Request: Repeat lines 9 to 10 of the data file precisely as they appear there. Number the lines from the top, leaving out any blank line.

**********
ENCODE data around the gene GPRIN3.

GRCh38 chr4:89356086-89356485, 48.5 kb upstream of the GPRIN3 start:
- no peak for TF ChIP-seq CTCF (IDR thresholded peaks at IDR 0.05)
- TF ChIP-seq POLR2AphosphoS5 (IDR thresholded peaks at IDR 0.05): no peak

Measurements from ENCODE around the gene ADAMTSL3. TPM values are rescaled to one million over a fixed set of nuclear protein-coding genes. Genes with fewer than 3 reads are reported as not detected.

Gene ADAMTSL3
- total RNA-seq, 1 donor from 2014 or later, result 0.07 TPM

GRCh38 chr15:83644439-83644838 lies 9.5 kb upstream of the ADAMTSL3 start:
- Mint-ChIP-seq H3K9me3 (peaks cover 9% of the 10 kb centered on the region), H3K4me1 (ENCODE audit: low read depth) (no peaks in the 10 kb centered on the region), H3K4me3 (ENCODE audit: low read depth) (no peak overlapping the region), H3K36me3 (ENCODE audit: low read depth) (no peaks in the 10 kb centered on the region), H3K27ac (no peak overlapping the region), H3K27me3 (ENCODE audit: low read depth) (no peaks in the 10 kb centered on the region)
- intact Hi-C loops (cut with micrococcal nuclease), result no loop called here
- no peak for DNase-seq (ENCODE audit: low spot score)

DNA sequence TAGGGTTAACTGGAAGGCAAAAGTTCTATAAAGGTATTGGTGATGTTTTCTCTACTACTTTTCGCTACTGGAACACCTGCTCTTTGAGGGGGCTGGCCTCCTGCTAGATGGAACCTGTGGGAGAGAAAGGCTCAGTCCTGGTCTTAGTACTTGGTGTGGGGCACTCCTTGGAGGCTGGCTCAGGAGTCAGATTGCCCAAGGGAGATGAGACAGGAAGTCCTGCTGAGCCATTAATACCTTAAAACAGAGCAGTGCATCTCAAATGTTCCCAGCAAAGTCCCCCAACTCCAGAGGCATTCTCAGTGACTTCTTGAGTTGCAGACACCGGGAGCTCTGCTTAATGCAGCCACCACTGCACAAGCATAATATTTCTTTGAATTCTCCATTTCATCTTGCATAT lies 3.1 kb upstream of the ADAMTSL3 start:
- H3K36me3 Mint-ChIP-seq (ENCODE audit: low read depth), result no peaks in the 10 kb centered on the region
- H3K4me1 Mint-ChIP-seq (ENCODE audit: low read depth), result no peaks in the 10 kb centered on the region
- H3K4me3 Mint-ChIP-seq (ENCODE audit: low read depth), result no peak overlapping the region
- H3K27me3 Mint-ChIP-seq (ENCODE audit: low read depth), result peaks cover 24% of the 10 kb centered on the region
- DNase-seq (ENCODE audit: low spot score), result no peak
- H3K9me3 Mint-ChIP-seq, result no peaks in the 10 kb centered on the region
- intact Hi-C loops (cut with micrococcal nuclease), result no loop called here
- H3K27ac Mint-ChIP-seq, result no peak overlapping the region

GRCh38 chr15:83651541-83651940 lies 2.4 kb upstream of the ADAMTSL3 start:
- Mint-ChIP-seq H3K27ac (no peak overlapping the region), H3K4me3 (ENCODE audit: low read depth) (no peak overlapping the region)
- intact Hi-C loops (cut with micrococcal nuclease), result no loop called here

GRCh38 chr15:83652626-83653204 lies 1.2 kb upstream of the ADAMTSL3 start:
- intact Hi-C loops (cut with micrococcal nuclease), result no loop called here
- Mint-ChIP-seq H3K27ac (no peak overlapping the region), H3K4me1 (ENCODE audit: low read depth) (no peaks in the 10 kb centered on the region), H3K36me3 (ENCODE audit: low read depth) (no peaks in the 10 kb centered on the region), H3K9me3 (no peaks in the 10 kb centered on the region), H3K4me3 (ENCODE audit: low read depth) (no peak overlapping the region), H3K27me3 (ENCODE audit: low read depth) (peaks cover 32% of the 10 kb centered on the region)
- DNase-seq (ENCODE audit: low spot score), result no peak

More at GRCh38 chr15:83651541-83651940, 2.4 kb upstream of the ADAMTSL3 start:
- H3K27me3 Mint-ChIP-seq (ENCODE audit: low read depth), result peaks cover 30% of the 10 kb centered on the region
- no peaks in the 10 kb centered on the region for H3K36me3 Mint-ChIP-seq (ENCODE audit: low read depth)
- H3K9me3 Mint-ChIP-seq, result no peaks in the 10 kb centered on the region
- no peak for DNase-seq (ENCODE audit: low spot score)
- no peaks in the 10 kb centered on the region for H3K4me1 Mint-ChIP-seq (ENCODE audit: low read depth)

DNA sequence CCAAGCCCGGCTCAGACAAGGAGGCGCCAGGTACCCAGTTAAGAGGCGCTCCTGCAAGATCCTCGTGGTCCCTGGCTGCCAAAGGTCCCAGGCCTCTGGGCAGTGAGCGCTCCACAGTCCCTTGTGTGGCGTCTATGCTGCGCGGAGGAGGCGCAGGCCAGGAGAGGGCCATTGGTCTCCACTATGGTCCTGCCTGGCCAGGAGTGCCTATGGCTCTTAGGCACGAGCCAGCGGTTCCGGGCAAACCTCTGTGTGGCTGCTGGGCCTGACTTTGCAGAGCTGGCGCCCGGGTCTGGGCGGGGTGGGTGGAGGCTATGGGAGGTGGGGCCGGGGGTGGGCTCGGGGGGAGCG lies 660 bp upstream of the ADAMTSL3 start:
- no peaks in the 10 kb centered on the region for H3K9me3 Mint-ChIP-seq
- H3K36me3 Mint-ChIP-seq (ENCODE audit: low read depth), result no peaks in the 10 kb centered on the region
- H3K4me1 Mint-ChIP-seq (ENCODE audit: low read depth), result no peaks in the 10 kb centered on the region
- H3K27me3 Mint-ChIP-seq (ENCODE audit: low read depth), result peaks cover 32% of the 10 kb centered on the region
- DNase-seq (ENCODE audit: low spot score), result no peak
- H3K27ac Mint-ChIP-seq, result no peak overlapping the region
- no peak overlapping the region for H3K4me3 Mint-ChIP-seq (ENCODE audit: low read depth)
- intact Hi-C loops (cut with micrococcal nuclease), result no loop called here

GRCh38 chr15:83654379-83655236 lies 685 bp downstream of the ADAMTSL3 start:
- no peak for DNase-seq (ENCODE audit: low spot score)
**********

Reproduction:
- Mint-ChIP-seq H3K9me3 (peaks cover 9% of the 10 kb centered on the region), H3K4me1 (ENCODE audit: low read depth) (no peaks in the 10 kb centered on the region), H3K4me3 (ENCODE audit: low read depth) (no peak overlapping the region), H3K36me3 (ENCODE audit: low read depth) (no peaks in the 10 kb centered on the region), H3K27ac (no peak overlapping the region), H3K27me3 (ENCODE audit: low read depth) (no peaks in the 10 kb centered on the region)
- intact Hi-C loops (cut with micrococcal nuclease), result no loop called here